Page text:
Mechanism of recurrent/persistent ischemic/functional mitral regurgitation in the chronic phase after surgical annuloplasty: importance of augmented posterior leaflet tethering.

Department of Cardiovascular Medicine, Kagoshima University, 8-35-1 Sakuragaoka, Kagoshima City, 890-8520, Japan.
Circulation (Impact Factor: 15.2). 08/2006; 114(1 Suppl):I529-34. DOI: 10.1161/CIRCULATIONAHA.105.000729
Source: PubMed

ABSTRACT Surgical annuloplasty can potentially hoist the posterior annulus anteriorly, exaggerate posterior leaflet (PML) tethering, and lead to recurrent ischemic/functional mitral regurgitation (MR). Characteristics of leaflet configurations in late postoperative MR were investigated.
In 30 patients with surgical annuloplasty for ischemic MR and 20 controls, the anterior leaflet (AML) and PML tethering angles relative to the line connecting annuli, posterior and apical displacement of the coaptation and the MR grade were measured by echocardiography before, early after, and late after surgery. Early after surgery, grade of MR and AML tethering generally decreased (P<0.01), whereas PML tethering significantly worsened (P<0.01). Nine of the 30 patients showed recurrent/persistent MR late after surgery. Compared with patients without late MR, those with the MR showed similar reduction in the annular area, significant re-increase in posterior displacement of the coaptation, and progressive worsening in PML tethering (P<0.05) late after surgery in comparison to the early phase. Both preoperative MR and late postoperative MR were significantly correlated with all tethering variables in univariate analysis. Although apical displacement of the coaptation was the primary determinant of preoperative MR (r2=0.60, P<0.0001), increased PML tethering was the primary determinant of late MR (r2=0.75, P<0.0001).
Whereas both leaflets tethering is related to preoperative ischemic MR, both leaflets tethering but with predominant contribution from augmented and progressive PML tethering is related to recurrent/persistent ischemic/functional MR late after surgical annuloplasty.

  • [Show abstract] [Hide abstract]
    ABSTRACT: The surgical strategy for ischemic mitral regurgitation (MR) remains controversial. Ischemic MR is a secondary valve disease caused by left ventricular (LV) remodeling and subsequent papillary muscle displacement, usually without structural valve lesions. Reduction annuloplasty is the standard surgical procedure for this condition, though it cannot clearly provide a survival benefit for those with LV dysfunction and is associated with a high prevalence of late recurrence of MR. The valvular procedure alone could be insufficient to treat ischemic MR in terms of long-term survival and the prevention of recurrence because ischemic MR is primarily a ventricular disorder. Thus, recent studies have focused on alternative procedures that target the primary cause of ischemic MR, the papillary muscles and left ventricle. We believe that the appropriate selection of surgical procedures among valvular, subvalvular, and even ventricular ones, considering the severity of LV remodeling for each patient would be more beneficial. Here we review recent studies featuring various surgical approaches to ischemic MR, especially with submitral procedures.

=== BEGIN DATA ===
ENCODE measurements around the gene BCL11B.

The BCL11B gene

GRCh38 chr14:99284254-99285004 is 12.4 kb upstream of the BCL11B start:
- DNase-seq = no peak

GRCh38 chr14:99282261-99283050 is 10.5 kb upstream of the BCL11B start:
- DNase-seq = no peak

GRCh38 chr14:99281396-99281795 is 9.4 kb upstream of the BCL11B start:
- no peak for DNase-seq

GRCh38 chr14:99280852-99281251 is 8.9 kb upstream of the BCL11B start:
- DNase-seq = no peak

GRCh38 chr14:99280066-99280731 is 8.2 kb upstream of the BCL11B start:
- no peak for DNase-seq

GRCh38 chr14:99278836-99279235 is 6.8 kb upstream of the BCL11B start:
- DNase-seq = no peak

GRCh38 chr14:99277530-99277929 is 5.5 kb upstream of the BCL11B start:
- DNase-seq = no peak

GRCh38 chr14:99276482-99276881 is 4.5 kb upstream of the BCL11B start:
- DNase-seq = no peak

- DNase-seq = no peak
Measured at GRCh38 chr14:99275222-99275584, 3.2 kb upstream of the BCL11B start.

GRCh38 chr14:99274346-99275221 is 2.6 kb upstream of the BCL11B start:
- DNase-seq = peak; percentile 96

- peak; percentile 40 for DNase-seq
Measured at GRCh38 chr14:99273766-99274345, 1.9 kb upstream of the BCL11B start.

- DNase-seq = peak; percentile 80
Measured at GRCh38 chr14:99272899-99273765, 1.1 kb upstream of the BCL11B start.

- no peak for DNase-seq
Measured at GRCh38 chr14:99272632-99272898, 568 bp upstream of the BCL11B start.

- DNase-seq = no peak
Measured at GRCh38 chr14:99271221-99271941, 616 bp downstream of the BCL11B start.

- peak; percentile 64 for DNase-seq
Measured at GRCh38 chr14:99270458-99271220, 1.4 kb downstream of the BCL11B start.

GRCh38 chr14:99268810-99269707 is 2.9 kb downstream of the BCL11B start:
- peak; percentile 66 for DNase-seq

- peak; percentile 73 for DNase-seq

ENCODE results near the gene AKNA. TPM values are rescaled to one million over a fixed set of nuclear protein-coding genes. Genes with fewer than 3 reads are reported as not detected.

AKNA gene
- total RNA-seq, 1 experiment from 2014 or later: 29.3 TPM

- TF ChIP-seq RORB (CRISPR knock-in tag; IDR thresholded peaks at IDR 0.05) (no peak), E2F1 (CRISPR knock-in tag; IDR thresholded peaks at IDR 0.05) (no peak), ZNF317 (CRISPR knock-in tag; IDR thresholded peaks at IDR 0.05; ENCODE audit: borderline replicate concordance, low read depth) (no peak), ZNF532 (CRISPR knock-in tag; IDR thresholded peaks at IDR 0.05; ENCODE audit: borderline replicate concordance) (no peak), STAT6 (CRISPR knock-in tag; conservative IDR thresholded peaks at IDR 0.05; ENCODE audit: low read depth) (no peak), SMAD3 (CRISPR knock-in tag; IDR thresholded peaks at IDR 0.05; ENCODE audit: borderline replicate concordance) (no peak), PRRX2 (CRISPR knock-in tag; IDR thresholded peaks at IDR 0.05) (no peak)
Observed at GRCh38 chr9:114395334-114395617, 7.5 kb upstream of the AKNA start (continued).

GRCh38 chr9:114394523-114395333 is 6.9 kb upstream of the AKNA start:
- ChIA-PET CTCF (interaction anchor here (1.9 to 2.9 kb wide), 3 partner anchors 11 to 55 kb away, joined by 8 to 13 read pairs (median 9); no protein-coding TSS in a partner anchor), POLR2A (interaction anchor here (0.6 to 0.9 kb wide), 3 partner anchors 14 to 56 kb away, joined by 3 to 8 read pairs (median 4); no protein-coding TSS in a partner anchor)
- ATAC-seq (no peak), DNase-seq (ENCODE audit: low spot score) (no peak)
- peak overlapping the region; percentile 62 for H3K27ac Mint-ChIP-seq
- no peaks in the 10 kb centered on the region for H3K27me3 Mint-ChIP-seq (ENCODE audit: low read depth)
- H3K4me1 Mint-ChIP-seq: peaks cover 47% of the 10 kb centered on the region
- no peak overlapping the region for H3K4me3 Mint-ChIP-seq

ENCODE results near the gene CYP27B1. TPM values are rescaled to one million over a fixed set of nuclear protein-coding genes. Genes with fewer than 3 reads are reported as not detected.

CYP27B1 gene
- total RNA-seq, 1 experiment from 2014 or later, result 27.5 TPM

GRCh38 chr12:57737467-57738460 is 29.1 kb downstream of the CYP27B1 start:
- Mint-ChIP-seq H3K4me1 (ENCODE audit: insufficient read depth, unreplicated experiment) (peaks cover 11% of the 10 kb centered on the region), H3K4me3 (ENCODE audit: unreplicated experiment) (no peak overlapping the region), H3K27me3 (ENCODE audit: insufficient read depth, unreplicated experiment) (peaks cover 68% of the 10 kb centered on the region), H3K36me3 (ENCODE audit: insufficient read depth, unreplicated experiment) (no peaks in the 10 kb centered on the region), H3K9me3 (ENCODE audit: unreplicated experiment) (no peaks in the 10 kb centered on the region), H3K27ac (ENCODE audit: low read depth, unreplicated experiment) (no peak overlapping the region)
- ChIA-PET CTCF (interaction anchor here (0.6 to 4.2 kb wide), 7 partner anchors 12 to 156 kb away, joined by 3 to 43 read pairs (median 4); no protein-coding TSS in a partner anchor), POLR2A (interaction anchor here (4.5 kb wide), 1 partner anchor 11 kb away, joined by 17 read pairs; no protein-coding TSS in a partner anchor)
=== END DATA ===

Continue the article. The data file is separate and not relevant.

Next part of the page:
General thoracic and cardiovascular surgery. 07/2014;
  • Source
    [Show abstract] [Hide abstract]
    ABSTRACT: Since reduction annuloplasty alone for ischemic mitral regurgitation (MR) cannot prevent late recurrence of MR or improve survival for those with left ventricular (LV) dysfunction, and the surgical approach to this etiology is still controversial, we conducted a study to assess the efficacy of the additional papillary muscle approximation (PMA) procedure for ischemic MR by comparing the different subtypes of PMA.
    Journal of Cardiothoracic Surgery 06/2014; 9(1):98. · 0.90 Impact Factor
  • Source
    [Show abstract] [Hide abstract]
    ABSTRACT: Objective: Mitral annular/leaflet calcification (MALC) is frequently observed in patients with degenerative aortic stenosis (AS). However, the impact of MALC on mitral valve function has not been established. We aimed to investigate whether MALC reduces mitral annular area and restricts leaflet opening, resulting in non-rheumatic mitral stenosis. Methods: Real-time three-dimensional transoesophageal images of the mitral valve were acquired in 101 patients with degenerative AS and 26 control participants. The outer and inner borders of the mitral annular area (MAA) and the maximal leaflet opening angle were measured at early diastole. The mitral valve area (MVA) was calculated as the left ventricular stroke volume divided by the velocity time integral of the transmitral flow velocity. Results: Although the outer MAA was significantly larger in patients with AS compared to control participants (8.2±1.3 vs 7.3±0.9 cm2, p<0.001), the inner MAA was significantly smaller (4.5±1.1 vs 5.9±0.9 cm2, p<0.001), resulting in an average decrease of 45% in the effective MAA. The maximal anterior and posterior leaflet opening angle was also significantly smaller in patients with AS (64±10 vs 72±8°, p<0.001, 71±12 vs 87±7°, p<0.001). Thus, MVA was significantly smaller in patients with AS (2.5±1.0 vs 3.8±0.8 cm2, p<0.001). Twenty-four (24%) patients with AS showed MVA <1.5 cm2. Multivariate regression analysis including parameters for mitral valve geometry revealed that a decrease in effective MAA and a reduced posterior leaflet opening angle were independent predictors for MVA. Conclusions: Calcific extension to the mitral valve in patients with AS reduced effective MAA and the leaflet opening, resulting in a significant non-rheumatic mitral stenosis in one-fourth of the patients.
    Open Heart. 09/2014; 1.